Rainforest Biomes. The tropical rain forest is a forest of tall trees in a region of year-round warmth.
An average of 50 to 260 inches (125 to 660 cm.) of rain falls yearly. Rain forests belong to the tropical wet climate group. The temperature in a rain forest rarely gets higher than 93 °F (34 °C) or drops below 68 °F (20 °C); average humidity is between 77 and 88%; rainfall is often more than 100 inches a year. There is usually a brief season of less rain. In monsoonal areas, there is a real dry season. Rainforests now cover less than 6% of Earth's land surface. Flora Fauna Web - Home. Tropical Rain Forest: an Endangered Species Spotlight Topic. Tropical rain forests once blanketed the Earth like a wide green belt around the equator.
Just a few thousand years ago rain forests covered 14 percent of the Earth’s land surface, or 5 billion acres. Humans already have destroyed half of this forest area, with most damage occurring in the last 200 years. With just 2.5 million square miles (647 million hectares) of tropical rain forest remaining, we continue to lose an estimated 93,000 square miles (150,000 square km) a year.
Although tropical rain forests now cover just 2 percent of the globe, they are home to more than half the world’s living plant and animal species. According to a report by the United States’ National Academy of Sciences, a 4-square-mile (1,000 hectare) patch of rain forest contains up to 1,500 species of flowering plants, as many as 750 species of trees, 125 species of mammals, 400 species of birds, 150 species of butterflies, 100 species of reptiles, and 60 species of amphibians.
The Plants of the Rainforest. A tropical greenhouse More than two thirds of the world's plant species are found in the tropical rainforests: plants that provide shelter and food for rainforest animals as well as taking part in the gas exchanges which provide much of the world's oxygen supply.
Rainforest plants live in a warm humid environment that allows an enormous variation rare in more temperate climates: some like the orchids have beautiful flowers adapted to attract the profusion of forest insects. Competition at ground level for light and food has lead to evolution of plants which live on the branches of other plants, or even strangle large trees to fight for survival. The aerial plants often gather nourishment from the air itself using so-called 'air roots';. The humidity of the rainforest encourages such adaptations which would be impossible in most temperate forests with their much drier conditions. Flora Fauna Web - Flora Glossary. Tropical Rainforest Plants. Plants. If you're not a microbe and you're not an animal, you are probably a plant.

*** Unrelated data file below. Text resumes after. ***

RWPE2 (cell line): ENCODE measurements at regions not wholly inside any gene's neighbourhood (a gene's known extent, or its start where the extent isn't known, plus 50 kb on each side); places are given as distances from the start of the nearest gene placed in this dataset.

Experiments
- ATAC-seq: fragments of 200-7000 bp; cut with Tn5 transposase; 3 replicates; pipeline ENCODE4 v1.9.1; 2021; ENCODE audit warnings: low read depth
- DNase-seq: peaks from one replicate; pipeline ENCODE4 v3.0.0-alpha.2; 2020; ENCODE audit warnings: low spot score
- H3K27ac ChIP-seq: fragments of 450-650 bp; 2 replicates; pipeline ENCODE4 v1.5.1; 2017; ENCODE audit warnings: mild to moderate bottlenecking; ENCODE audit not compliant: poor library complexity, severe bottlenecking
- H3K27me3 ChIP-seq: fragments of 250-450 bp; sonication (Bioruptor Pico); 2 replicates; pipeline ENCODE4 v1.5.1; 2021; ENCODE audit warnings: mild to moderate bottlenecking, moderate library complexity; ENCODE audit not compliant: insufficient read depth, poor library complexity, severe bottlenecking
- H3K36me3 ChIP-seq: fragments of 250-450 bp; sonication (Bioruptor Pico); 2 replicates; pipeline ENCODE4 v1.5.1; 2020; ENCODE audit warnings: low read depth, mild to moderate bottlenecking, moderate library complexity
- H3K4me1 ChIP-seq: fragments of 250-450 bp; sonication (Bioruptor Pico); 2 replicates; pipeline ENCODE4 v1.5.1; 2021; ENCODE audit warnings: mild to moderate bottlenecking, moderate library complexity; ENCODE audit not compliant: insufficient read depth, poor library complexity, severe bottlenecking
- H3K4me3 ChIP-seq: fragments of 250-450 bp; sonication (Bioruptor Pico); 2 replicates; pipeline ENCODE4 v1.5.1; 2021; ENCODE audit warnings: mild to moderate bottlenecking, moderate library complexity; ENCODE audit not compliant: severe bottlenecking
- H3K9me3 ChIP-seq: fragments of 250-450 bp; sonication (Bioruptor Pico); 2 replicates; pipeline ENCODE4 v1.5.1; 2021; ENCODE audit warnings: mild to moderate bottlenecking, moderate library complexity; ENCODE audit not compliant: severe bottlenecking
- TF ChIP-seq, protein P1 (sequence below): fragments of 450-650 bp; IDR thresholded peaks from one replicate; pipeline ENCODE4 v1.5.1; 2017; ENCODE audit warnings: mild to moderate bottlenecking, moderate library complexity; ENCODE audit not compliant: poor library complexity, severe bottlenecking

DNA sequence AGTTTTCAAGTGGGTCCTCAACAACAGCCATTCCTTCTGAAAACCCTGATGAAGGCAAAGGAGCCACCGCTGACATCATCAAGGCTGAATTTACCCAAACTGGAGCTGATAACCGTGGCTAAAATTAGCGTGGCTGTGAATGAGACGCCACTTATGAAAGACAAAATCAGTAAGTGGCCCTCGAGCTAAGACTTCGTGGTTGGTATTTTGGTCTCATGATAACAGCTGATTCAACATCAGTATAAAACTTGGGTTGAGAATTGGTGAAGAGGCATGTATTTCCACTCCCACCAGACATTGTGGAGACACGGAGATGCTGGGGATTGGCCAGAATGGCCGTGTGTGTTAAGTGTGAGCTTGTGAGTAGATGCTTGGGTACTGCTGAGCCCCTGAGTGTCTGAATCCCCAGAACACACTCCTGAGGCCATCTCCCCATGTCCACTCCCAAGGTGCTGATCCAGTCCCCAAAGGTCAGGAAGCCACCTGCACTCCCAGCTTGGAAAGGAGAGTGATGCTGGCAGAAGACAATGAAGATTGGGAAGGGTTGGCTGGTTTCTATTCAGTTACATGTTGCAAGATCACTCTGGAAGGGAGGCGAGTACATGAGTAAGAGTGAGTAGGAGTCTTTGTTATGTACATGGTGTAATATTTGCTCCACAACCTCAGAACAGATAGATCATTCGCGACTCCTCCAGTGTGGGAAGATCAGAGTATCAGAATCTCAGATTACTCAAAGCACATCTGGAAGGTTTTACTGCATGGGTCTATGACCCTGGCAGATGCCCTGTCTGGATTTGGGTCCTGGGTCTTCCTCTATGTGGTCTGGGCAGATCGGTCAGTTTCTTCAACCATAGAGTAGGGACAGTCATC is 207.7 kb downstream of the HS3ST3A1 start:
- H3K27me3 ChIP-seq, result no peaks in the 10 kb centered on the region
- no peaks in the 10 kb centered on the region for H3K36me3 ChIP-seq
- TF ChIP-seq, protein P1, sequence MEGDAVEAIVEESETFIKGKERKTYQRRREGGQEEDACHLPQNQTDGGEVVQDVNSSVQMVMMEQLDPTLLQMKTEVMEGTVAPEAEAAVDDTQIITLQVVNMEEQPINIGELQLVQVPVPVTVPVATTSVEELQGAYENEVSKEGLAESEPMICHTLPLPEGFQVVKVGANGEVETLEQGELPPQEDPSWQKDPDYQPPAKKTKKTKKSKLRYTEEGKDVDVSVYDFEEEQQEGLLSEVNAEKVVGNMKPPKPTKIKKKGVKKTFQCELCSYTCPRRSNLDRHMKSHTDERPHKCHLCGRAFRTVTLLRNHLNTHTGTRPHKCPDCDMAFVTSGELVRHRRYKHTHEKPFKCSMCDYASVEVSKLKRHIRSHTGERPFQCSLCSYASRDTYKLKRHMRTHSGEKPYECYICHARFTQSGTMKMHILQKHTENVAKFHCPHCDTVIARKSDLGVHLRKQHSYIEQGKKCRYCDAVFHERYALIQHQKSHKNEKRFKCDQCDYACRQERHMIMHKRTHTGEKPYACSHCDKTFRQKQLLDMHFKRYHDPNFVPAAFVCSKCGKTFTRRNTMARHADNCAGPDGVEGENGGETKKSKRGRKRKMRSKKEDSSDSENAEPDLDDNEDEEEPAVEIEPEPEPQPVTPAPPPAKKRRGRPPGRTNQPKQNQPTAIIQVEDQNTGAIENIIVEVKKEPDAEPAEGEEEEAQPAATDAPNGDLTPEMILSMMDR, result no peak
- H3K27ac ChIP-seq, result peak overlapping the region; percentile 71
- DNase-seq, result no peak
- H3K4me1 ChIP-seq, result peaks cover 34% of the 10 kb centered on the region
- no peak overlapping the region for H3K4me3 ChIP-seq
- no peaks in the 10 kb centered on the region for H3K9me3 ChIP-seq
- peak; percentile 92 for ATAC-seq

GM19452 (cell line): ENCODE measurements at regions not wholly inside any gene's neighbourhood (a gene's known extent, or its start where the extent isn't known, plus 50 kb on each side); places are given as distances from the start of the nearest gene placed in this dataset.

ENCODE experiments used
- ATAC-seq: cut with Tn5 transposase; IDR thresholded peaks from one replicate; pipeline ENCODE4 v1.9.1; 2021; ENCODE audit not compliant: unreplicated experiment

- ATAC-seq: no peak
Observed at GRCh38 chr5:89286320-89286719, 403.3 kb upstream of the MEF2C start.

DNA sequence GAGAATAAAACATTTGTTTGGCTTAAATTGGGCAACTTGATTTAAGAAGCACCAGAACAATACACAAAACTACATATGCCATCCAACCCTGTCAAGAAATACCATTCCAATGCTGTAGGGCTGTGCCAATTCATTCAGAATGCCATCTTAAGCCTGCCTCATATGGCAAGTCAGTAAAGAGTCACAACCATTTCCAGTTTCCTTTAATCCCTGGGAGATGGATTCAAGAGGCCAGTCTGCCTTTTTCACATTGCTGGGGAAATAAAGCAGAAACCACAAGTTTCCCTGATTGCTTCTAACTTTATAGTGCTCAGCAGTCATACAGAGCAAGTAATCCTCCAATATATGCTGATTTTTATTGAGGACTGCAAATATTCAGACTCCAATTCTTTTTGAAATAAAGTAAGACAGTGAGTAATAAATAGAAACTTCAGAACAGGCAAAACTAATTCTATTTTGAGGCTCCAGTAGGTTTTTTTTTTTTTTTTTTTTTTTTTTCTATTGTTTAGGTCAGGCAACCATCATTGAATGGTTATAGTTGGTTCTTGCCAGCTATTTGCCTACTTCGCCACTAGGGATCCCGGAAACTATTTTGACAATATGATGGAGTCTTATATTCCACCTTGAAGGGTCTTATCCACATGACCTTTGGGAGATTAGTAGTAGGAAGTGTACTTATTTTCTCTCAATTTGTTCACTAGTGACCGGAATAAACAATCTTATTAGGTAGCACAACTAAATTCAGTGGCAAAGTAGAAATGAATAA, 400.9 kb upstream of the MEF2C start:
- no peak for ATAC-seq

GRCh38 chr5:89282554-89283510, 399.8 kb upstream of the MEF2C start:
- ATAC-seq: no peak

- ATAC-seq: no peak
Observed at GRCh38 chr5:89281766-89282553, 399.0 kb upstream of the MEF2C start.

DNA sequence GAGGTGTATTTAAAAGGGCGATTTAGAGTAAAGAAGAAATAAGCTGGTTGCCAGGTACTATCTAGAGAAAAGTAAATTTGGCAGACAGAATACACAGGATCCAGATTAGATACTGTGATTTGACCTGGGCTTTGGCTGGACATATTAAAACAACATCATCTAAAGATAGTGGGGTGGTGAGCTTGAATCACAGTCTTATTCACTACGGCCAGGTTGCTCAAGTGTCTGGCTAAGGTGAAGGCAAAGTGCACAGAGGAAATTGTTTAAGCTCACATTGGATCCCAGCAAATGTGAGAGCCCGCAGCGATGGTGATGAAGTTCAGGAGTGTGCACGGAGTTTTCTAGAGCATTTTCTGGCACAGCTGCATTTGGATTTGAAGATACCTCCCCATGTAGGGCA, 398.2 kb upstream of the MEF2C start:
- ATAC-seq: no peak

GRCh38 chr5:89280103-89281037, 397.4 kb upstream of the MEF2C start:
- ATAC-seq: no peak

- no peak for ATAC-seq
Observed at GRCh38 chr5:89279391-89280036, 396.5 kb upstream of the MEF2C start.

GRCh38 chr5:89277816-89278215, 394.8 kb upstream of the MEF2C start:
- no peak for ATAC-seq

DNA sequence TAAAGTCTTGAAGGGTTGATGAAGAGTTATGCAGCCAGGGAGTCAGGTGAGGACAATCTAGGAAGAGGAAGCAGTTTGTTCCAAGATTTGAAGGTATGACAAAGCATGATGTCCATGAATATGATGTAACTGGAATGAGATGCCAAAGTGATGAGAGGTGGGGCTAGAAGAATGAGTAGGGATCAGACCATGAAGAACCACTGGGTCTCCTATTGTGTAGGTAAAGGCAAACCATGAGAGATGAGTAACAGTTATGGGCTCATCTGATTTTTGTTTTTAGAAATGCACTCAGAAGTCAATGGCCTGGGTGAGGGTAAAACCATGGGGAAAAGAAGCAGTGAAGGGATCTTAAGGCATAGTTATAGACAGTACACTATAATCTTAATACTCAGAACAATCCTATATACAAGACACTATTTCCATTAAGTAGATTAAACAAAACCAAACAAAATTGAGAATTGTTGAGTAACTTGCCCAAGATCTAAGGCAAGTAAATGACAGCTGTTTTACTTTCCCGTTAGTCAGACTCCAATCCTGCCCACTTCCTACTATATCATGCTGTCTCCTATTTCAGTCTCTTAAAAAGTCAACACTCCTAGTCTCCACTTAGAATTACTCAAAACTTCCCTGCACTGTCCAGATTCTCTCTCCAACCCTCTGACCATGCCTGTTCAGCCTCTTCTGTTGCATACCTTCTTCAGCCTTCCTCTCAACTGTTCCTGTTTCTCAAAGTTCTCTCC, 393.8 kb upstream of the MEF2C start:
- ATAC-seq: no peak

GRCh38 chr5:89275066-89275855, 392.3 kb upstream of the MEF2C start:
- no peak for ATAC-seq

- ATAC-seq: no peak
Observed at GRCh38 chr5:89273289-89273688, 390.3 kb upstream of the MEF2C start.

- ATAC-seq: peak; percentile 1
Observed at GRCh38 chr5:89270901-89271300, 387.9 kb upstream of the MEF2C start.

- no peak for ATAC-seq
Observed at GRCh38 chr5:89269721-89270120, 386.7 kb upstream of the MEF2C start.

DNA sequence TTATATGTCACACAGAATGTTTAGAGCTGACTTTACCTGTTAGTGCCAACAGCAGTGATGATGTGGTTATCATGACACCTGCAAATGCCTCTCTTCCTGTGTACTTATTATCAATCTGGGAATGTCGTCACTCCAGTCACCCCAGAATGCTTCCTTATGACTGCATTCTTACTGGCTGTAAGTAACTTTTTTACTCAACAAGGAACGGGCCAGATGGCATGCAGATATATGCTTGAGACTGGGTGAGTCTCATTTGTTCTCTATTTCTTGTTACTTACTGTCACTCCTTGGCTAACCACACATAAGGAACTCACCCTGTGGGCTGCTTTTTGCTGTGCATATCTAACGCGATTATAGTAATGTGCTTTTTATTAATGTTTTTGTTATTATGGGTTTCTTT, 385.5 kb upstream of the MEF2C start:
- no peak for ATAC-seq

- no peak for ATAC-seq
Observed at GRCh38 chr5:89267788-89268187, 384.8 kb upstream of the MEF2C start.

There are about 300 thousand known species of plants. Because plants adapt so well to almost any climate, scientists needed a way to organize the hundreds of thousands of species. In the same way there is a system of classification for animals, there is also a system of classification for plants. What do plants have in common? Photosynthesis is the biochemical process that connects plants. There are two big biochemical processes on Earth: Photosynthesis and Respiration. Plants also have cell walls that are made of cellulose. Not only do you see plants everywhere in the real world, but they are also all over the scientific world. On a non-scientific level, farmers have been observing plants for thousands of years. National Botanic Garden (US Capitol Video) The Canopy 1a. Flora - Save the Amazon Rainforest. The Amazon rainforest has a huge live collection of flora species.
Botanical experts say that in 2.5 acres of the forest you can find 700 different species of trees and twice that number of plants. One of the most awesome things you will notice is that the forest has a high density of trees and they are very tall. Many trees reach 130 meters high (some species reach 200 feet), and under they form a shadowed place where at times is hard to see the sun. Ten Amazing Rainforest Plants.
Our surroundings are sometimes taken for granted.
Even something as unique as the rainforest is forgotten. It seems a little bit of knowledge and a shove in the right direction can get people to appreciate the environment. So, why not start with the wonder that is the rainforest? Even though rainforests only cover less than two percent of the Earth’s entire surface area, they are home to 50 percent of the plants and animals. They are also found on every continent, except Antarctica. You’re probably thinking “I know all there is to know about bananas; I eat them for breakfast and can make delicious banana bread.” Habitation: Found in Central America, South America, Africa, Southeast Asia and non-tropical regions like the United States thanks to modern agricultural technologies. Known for their beauty, orchids are the largest family of plants in the world. What would you do if you couldn’t have that cup of coffee in the morning?
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